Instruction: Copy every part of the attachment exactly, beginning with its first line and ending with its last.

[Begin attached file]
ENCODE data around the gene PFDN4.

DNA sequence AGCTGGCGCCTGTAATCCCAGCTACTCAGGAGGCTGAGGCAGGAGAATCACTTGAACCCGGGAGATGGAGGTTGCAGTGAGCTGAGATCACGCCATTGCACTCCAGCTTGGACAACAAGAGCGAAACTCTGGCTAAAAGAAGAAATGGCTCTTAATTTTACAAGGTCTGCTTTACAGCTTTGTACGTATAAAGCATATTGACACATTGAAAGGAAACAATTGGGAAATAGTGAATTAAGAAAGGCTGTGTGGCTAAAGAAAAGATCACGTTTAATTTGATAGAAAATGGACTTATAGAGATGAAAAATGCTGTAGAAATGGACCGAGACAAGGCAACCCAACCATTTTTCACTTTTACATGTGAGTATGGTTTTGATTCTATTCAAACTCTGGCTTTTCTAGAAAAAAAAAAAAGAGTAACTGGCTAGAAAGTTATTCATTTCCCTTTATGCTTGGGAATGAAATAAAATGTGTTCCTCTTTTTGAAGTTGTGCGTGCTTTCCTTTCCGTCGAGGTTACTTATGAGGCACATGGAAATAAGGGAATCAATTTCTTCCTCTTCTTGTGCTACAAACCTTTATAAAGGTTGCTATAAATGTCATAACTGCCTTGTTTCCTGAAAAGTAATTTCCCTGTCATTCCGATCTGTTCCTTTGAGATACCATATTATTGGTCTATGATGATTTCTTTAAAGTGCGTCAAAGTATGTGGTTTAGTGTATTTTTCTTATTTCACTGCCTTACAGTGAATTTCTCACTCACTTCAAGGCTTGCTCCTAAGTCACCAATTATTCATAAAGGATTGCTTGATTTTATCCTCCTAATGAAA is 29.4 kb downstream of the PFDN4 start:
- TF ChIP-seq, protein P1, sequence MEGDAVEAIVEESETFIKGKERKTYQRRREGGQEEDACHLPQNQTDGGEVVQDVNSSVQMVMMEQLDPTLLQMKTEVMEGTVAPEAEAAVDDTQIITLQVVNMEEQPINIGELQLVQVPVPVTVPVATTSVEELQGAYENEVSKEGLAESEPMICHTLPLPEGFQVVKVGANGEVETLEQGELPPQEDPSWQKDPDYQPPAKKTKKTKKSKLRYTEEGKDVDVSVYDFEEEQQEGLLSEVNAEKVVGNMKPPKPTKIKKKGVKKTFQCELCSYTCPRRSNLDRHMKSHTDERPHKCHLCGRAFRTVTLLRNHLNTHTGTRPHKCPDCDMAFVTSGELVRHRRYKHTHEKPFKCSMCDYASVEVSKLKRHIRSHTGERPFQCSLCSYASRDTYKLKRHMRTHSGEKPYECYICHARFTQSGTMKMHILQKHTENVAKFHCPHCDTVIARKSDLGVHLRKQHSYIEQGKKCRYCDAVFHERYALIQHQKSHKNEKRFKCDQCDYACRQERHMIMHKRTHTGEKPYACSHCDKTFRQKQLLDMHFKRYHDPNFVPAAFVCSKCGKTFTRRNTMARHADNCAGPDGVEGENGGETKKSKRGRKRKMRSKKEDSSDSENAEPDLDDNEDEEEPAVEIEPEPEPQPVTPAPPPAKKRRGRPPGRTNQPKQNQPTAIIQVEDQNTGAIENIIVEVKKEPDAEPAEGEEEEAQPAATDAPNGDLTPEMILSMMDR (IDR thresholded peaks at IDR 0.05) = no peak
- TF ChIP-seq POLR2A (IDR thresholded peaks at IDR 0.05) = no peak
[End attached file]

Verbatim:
ENCODE data around the gene PFDN4.

DNA sequence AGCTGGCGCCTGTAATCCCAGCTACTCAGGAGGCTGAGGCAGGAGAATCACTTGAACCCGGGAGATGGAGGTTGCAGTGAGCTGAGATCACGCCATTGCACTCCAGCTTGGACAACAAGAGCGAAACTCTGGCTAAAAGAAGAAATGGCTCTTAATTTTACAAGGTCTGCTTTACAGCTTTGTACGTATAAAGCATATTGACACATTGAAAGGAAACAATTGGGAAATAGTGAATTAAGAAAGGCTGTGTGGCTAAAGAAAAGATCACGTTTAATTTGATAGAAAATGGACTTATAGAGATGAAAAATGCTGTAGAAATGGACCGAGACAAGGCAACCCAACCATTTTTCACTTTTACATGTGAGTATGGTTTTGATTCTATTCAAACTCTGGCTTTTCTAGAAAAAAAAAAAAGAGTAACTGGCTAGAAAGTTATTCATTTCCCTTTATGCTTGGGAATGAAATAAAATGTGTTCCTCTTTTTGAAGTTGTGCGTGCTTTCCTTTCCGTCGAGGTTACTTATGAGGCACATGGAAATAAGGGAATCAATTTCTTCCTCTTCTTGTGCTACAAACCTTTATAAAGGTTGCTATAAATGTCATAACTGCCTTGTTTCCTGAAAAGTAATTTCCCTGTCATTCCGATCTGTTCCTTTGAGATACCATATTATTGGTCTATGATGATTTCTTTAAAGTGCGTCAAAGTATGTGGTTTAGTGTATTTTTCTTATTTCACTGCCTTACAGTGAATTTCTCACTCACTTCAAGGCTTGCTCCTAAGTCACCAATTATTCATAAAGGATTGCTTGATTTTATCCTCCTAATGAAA is 29.4 kb downstream of the PFDN4 start:
- TF ChIP-seq, protein P1, sequence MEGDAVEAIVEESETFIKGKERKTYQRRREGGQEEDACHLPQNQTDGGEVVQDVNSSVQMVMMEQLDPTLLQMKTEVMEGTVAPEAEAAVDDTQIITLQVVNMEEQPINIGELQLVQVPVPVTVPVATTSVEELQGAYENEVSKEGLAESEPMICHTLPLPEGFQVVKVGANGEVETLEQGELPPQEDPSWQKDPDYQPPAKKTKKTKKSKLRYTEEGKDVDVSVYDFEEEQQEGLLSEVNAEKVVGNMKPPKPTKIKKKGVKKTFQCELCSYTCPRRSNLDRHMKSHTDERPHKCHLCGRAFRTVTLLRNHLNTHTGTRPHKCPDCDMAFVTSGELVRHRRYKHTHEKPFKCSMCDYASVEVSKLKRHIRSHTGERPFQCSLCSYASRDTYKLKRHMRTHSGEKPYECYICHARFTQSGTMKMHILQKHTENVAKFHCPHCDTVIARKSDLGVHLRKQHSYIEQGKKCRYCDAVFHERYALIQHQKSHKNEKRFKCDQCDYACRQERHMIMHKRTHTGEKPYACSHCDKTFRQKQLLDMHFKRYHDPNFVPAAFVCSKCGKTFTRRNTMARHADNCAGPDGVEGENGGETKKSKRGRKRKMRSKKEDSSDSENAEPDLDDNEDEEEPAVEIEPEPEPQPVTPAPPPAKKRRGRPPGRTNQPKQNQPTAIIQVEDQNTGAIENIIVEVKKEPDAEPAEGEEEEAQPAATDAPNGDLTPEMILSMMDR (IDR thresholded peaks at IDR 0.05) = no peak
- TF ChIP-seq POLR2A (IDR thresholded peaks at IDR 0.05) = no peak